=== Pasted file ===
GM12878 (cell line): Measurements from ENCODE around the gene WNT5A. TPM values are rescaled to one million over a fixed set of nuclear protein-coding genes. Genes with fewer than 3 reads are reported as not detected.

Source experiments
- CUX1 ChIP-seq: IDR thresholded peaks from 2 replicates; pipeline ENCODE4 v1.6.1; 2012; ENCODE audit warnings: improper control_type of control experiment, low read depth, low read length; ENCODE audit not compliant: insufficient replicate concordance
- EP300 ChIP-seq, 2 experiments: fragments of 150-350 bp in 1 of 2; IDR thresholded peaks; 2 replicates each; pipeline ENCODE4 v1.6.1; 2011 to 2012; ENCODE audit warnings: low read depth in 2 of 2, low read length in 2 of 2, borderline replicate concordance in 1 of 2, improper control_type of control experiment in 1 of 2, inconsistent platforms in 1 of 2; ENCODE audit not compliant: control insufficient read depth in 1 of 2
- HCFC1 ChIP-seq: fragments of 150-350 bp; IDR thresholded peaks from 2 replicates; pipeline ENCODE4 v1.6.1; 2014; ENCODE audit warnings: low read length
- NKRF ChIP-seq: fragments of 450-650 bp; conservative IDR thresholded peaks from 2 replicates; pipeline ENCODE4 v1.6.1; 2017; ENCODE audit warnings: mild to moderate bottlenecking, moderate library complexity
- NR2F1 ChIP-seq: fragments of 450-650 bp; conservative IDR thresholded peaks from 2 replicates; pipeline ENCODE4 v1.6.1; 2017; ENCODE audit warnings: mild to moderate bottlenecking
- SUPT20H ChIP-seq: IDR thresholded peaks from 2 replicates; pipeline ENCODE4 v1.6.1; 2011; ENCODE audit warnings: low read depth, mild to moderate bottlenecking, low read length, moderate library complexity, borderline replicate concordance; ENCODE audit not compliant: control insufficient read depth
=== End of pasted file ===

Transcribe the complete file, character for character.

GM12878 (cell line): Measurements from ENCODE around the gene WNT5A. TPM values are rescaled to one million over a fixed set of nuclear protein-coding genes. Genes with fewer than 3 reads are reported as not detected.

Source experiments
- CUX1 ChIP-seq: IDR thresholded peaks from 2 replicates; pipeline ENCODE4 v1.6.1; 2012; ENCODE audit warnings: improper control_type of control experiment, low read depth, low read length; ENCODE audit not compliant: insufficient replicate concordance
- EP300 ChIP-seq, 2 experiments: fragments of 150-350 bp in 1 of 2; IDR thresholded peaks; 2 replicates each; pipeline ENCODE4 v1.6.1; 2011 to 2012; ENCODE audit warnings: low read depth in 2 of 2, low read length in 2 of 2, borderline replicate concordance in 1 of 2, improper control_type of control experiment in 1 of 2, inconsistent platforms in 1 of 2; ENCODE audit not compliant: control insufficient read depth in 1 of 2
- HCFC1 ChIP-seq: fragments of 150-350 bp; IDR thresholded peaks from 2 replicates; pipeline ENCODE4 v1.6.1; 2014; ENCODE audit warnings: low read length
- NKRF ChIP-seq: fragments of 450-650 bp; conservative IDR thresholded peaks from 2 replicates; pipeline ENCODE4 v1.6.1; 2017; ENCODE audit warnings: mild to moderate bottlenecking, moderate library complexity
- NR2F1 ChIP-seq: fragments of 450-650 bp; conservative IDR thresholded peaks from 2 replicates; pipeline ENCODE4 v1.6.1; 2017; ENCODE audit warnings: mild to moderate bottlenecking
- SUPT20H ChIP-seq: IDR thresholded peaks from 2 replicates; pipeline ENCODE4 v1.6.1; 2011; ENCODE audit warnings: low read depth, mild to moderate bottlenecking, low read length, moderate library complexity, borderline replicate concordance; ENCODE audit not compliant: control insufficient read depth